As is evident in the increasingly complex and high-tech world of the 21st century, New York’s students and adult learners must learn how to access, interpret, and analyze all types of information to succeed. The Museum Education Act (MEA) creates a bridge between our state’s vital museums and our local schools by providing grant funding to help prepare students and adult learners for success in the 21st century while ultimately making New York more competitive in the global economy. New York’s museums play a major role in helping students and adult learners acquire the hands on skills and knowledge needed for success in education. Museums educate, inform, and excite students and adult learners and help them to learn critical higher-order thinking skills.
The Museum Education Act is…
The MEA is a new bill proposed by the Museum Association of New York (MANY) and the NYS Education Department (NYSED). The new bill builds on a piece of legislation advanced as a Regent’s Budget Priority in 2006/2007 and creates a grant program to be administered by the Commissioner of Education acting on behalf of the Board of Regents. The MEA launches a major partnership between eligible chartered museums, historical societies, zoos, botanical gardens and aquariums and schools, bringing the resources and expertise of New York museum community fully in line with statewide efforts to improve student performance and access to knowledge. It recognizes that museums and other eligible institutions are centers of learning and allows access to much-needed-funding at a time when many of our museums and eligible institutions are struggling to keep their doors open and our schools are struggling to find the funding to transport students to these world-class destination sites.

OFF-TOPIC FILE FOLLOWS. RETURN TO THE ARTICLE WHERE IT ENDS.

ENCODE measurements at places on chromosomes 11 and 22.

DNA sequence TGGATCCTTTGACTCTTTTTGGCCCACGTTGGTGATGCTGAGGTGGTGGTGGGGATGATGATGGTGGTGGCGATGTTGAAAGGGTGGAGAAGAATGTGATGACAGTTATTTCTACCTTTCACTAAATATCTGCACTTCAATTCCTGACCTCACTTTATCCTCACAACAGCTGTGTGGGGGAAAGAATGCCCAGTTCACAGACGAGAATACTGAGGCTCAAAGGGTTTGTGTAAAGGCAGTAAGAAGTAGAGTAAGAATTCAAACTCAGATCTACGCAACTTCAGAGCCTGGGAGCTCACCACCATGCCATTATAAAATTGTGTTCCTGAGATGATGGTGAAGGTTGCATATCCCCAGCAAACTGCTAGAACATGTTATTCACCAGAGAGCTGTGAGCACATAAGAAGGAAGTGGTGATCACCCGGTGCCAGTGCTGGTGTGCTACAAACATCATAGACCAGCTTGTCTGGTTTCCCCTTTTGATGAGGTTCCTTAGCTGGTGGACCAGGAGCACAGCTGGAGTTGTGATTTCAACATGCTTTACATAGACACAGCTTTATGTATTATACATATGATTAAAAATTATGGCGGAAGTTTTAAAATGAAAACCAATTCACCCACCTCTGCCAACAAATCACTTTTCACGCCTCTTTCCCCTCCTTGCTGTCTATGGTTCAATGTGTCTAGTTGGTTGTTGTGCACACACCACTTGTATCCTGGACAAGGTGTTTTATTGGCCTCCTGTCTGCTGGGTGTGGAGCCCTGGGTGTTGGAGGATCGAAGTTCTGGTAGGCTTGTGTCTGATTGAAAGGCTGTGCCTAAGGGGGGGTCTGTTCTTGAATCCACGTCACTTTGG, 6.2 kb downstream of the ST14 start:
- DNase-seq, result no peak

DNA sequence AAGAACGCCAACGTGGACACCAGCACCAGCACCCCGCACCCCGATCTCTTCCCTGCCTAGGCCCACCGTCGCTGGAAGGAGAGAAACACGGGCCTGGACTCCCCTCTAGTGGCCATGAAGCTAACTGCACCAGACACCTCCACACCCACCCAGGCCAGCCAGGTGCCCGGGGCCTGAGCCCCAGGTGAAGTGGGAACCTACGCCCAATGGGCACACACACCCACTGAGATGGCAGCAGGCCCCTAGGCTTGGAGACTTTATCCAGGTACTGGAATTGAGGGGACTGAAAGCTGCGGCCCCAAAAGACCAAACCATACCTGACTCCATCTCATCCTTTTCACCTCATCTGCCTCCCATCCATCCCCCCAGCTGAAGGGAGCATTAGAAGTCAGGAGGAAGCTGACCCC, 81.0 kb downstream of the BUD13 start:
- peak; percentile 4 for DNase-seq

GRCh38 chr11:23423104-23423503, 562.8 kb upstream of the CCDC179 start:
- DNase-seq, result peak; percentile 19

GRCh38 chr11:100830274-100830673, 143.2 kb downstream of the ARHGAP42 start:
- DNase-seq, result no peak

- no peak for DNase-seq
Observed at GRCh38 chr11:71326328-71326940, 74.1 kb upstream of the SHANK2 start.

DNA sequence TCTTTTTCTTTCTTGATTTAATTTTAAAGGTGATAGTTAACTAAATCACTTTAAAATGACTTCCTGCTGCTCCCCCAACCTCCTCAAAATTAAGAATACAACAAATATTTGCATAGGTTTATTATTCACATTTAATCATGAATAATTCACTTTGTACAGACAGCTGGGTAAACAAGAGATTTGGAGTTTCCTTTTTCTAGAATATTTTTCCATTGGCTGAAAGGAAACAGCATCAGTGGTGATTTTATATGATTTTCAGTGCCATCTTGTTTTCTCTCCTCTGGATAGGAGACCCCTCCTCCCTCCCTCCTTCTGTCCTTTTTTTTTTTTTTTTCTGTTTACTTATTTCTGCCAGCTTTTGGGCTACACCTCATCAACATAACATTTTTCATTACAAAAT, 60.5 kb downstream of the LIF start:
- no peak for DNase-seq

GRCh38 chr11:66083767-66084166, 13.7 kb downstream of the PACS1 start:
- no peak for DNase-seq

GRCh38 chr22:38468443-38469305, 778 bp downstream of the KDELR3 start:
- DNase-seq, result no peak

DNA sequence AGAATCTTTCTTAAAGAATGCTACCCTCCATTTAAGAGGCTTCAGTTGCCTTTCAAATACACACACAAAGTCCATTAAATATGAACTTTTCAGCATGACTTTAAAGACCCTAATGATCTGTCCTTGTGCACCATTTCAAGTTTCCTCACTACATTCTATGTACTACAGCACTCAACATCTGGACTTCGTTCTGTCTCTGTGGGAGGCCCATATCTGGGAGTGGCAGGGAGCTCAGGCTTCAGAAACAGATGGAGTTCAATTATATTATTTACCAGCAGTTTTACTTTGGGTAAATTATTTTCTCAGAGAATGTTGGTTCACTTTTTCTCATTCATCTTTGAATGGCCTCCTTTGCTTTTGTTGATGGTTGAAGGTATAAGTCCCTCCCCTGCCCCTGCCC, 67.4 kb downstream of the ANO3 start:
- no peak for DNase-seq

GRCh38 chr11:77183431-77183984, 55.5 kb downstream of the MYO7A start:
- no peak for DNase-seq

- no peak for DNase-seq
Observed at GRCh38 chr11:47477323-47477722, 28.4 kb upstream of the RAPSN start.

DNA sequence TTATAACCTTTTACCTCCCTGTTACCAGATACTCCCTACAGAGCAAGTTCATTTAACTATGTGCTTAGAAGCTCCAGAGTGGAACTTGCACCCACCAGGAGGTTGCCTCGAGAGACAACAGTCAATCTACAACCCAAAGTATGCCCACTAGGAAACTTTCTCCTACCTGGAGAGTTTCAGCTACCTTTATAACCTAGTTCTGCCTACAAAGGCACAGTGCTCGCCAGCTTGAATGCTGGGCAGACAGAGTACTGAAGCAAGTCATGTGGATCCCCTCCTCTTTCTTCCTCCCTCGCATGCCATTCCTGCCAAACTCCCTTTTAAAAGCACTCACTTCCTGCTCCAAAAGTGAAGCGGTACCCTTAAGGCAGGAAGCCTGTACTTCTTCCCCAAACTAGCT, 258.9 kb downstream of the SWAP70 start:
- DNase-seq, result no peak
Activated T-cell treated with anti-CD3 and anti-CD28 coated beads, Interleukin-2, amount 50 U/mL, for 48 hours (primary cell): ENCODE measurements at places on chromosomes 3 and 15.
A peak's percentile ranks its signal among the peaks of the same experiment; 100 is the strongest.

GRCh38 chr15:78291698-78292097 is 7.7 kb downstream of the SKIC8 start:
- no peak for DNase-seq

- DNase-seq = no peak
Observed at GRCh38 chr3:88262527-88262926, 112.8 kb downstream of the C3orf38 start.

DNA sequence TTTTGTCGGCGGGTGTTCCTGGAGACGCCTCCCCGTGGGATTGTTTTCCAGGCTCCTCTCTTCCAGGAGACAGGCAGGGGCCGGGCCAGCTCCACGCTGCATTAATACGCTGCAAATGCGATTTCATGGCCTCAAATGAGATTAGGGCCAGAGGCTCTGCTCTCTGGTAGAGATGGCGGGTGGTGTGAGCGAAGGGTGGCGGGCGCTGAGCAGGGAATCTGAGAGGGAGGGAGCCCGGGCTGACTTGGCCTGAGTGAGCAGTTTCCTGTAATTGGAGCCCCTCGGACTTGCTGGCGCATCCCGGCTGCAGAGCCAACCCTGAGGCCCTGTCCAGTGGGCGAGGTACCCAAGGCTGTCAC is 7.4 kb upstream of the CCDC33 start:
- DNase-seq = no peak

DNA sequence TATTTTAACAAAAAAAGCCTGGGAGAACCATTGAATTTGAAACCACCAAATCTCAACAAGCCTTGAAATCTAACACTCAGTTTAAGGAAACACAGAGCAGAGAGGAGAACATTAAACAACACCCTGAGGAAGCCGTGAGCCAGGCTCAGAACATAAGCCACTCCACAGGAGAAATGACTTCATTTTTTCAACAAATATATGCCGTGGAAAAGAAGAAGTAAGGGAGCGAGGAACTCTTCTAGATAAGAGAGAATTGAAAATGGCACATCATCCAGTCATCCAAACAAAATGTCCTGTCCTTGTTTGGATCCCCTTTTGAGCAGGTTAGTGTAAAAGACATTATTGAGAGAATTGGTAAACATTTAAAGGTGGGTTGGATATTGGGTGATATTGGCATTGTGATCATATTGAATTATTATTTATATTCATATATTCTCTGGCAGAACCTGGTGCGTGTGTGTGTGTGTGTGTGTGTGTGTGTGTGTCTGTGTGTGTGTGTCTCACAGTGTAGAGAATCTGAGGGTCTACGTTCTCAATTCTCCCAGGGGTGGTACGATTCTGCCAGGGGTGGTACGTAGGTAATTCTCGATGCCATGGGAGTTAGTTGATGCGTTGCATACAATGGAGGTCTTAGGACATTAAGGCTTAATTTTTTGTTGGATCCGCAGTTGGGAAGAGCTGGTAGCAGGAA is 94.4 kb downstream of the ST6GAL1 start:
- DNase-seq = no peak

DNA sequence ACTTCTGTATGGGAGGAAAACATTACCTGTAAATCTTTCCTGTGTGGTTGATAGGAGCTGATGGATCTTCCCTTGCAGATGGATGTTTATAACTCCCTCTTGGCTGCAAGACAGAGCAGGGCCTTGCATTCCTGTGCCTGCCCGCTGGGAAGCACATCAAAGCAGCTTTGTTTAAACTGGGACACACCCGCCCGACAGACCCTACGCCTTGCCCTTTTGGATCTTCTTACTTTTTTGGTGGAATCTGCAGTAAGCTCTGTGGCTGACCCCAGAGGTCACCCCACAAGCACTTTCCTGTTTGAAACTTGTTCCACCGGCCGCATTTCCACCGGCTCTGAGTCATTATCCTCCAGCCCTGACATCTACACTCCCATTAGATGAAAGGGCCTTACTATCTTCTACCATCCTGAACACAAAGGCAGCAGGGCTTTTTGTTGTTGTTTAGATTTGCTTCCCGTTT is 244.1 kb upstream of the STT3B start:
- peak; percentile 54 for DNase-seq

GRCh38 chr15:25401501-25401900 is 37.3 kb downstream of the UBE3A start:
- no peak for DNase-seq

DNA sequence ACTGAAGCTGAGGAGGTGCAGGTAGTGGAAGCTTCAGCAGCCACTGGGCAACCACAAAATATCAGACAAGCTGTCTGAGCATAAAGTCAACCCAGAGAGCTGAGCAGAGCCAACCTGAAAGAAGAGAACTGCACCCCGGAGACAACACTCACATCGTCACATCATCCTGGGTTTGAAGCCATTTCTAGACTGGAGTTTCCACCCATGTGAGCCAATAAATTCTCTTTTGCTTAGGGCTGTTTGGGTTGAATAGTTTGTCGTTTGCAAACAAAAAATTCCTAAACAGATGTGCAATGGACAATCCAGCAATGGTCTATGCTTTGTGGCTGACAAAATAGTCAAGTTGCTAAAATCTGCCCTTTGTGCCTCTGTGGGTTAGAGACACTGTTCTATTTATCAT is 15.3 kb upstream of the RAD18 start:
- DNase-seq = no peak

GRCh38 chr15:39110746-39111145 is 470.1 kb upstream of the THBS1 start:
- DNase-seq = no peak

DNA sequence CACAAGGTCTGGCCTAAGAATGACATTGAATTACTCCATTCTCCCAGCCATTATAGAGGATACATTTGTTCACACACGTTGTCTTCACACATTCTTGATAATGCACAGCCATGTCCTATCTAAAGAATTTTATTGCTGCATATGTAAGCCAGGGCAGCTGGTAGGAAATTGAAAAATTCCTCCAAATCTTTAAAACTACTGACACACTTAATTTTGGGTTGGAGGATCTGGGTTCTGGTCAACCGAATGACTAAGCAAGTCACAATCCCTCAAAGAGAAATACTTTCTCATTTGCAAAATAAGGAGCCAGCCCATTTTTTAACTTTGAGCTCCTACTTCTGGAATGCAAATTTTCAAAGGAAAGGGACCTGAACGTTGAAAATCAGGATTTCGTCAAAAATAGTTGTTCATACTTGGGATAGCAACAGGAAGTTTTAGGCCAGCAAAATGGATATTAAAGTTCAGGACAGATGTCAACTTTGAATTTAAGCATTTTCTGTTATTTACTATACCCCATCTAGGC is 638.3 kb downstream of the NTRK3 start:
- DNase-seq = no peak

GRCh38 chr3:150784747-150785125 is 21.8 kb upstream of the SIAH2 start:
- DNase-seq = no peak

How it would work…
Museums and other eligible institutions would have access to grant funding to conduct curriculum-based educational programs for students and teachers in grades pre-kindergarten through twelve and adults enrolled in continuing education programs. The grants are competitive in nature and can be used for the production of curricula, acquisition of specialized educational or interpretive skills, the acquisition of specialized educational technology, the preparation of specialized educational exhibition or public programming, the development and delivery of continuing education programs, the transportation of students to a museum, historical society, zoo, botanical garden or aquarium, and other programs that support the development and delivery of curriculum-based programs in museums and other eligible institutions with collections. The funding is broken down by the budget size of the applying institution so that institutions of the same size and capacity would be competing against each other.
What is the financial impact of the program…
The MEA would allocate up to $25 million annually for the grant program based on the discretion of the Commissioner of Education on behalf of the Board of Regents.
Why is it needed…